Election of 1916

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Presidential Elections 1916

Wilson was renominated without opposition at the Democratic convention held in St. Louis, in June 1916. Former President Roosevelt tried to obtain the Republican nomination. However, too many in the party refused to forgive him for opposing Taft in 1912. Instead, the Republicans nominated Charles Evans Hughes of New York.

Wilson had achieved many of his progressive goals. By 1912, the major issue on most voters minds was the war in Europe. The Democrats' theme was "He kept us out of war". Wilson claimed it was his policies that both defended American rights and kept the US out of the war. Furthermore, Democrats claimed that if Hughes were to win, the US would be drawn into the war. Republicans claimed that Wilson had not protected the neutral rights of the United States. Many political analysts predicted a victory for Hughes. On election night, when both Wilson and Hughes went to sleep, it appeared Hughes had indeed won. Late editions of several New York papers carried the headline: “President-Elect Hughes”. The upset took place overnight, when Wilson carried California by 3,000 votes.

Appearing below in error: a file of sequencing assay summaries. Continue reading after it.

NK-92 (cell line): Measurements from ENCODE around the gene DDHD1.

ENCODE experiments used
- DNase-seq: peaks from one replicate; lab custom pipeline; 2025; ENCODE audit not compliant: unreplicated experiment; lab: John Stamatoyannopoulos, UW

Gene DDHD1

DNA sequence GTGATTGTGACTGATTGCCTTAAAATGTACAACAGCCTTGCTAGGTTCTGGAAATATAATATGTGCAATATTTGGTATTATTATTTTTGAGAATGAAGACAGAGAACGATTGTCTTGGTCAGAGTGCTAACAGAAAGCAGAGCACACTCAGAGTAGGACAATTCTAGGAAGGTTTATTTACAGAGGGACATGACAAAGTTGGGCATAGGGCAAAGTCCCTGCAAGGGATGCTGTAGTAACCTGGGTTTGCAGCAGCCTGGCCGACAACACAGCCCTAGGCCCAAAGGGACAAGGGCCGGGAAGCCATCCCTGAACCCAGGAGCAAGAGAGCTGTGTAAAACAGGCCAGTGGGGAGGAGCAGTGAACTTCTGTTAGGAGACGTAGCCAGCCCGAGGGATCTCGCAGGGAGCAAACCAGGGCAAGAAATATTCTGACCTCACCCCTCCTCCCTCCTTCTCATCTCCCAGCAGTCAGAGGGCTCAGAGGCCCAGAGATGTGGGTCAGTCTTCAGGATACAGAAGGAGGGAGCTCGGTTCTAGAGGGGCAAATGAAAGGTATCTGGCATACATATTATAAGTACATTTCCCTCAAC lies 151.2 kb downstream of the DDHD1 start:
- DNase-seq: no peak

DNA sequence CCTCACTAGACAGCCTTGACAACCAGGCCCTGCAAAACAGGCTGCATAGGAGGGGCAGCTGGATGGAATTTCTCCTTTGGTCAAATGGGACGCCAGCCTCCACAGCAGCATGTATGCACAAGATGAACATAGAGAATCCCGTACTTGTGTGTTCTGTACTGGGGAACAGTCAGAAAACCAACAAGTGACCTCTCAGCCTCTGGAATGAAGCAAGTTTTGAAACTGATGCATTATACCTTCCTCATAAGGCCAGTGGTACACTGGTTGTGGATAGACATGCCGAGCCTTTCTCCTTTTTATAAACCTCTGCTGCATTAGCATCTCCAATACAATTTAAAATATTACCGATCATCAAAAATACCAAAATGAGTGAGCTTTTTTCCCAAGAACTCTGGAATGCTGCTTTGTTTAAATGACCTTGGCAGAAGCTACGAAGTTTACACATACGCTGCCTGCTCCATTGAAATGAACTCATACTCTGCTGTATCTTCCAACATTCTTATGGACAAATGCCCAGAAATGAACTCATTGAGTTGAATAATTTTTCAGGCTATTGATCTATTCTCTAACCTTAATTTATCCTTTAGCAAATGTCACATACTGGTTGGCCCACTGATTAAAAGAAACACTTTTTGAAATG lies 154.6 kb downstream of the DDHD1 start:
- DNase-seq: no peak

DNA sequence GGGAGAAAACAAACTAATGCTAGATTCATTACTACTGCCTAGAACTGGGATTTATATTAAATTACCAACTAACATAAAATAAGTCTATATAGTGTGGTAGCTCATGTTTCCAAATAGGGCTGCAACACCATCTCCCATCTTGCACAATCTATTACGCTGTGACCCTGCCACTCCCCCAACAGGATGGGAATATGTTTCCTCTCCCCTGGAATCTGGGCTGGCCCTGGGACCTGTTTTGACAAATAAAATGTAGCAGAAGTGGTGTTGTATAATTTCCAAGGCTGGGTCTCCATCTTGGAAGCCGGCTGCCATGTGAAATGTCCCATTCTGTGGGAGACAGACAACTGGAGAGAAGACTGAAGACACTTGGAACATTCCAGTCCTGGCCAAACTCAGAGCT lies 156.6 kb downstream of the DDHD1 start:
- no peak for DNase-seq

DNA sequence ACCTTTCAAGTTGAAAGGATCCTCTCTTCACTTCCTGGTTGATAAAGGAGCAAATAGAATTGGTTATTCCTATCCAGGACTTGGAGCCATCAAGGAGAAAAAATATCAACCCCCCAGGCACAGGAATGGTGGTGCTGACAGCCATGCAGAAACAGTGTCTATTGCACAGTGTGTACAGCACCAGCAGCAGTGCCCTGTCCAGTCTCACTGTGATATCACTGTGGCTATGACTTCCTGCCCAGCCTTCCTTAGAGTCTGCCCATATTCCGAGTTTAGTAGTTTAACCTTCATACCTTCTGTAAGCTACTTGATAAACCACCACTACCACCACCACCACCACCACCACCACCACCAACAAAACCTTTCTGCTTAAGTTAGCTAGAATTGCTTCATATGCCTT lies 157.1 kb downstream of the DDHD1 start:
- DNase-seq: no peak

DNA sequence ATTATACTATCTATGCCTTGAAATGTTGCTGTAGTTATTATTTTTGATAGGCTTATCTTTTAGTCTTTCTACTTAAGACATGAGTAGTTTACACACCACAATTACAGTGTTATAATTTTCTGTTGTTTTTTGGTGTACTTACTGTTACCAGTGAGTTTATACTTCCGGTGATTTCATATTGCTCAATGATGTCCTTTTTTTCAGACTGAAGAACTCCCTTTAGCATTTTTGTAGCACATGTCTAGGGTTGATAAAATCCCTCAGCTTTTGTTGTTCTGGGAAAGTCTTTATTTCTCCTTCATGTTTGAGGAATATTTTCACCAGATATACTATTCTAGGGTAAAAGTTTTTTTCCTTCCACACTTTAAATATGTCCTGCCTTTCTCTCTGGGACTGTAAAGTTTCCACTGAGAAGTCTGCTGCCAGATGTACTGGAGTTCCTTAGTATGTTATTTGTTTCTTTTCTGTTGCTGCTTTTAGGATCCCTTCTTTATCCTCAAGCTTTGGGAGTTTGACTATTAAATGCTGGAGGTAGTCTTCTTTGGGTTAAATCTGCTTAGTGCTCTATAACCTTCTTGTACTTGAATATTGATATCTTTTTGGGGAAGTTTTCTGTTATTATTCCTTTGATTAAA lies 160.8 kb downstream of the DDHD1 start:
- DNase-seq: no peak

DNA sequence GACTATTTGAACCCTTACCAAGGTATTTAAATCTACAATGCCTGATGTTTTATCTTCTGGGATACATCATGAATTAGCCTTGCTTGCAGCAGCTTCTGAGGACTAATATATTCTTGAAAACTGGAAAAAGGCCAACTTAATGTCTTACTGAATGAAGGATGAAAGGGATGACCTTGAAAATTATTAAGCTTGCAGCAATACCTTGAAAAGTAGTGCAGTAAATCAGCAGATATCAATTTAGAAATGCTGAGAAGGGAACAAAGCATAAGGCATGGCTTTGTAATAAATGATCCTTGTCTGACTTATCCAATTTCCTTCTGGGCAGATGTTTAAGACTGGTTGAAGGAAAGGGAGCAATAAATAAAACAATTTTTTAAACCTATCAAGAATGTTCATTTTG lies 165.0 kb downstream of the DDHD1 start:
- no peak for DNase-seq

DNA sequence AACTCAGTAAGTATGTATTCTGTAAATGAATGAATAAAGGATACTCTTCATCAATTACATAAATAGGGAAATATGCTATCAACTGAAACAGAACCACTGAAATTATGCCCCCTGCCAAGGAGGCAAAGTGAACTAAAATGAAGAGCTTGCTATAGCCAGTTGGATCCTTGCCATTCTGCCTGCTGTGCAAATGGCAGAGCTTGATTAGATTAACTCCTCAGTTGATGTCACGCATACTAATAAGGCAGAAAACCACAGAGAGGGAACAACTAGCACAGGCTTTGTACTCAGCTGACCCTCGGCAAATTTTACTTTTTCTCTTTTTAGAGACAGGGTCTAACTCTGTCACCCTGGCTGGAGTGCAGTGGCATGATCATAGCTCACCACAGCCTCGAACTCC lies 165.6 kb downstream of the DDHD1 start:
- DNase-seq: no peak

Participation by Eligible Voters: 61.6%

Marc Schulman

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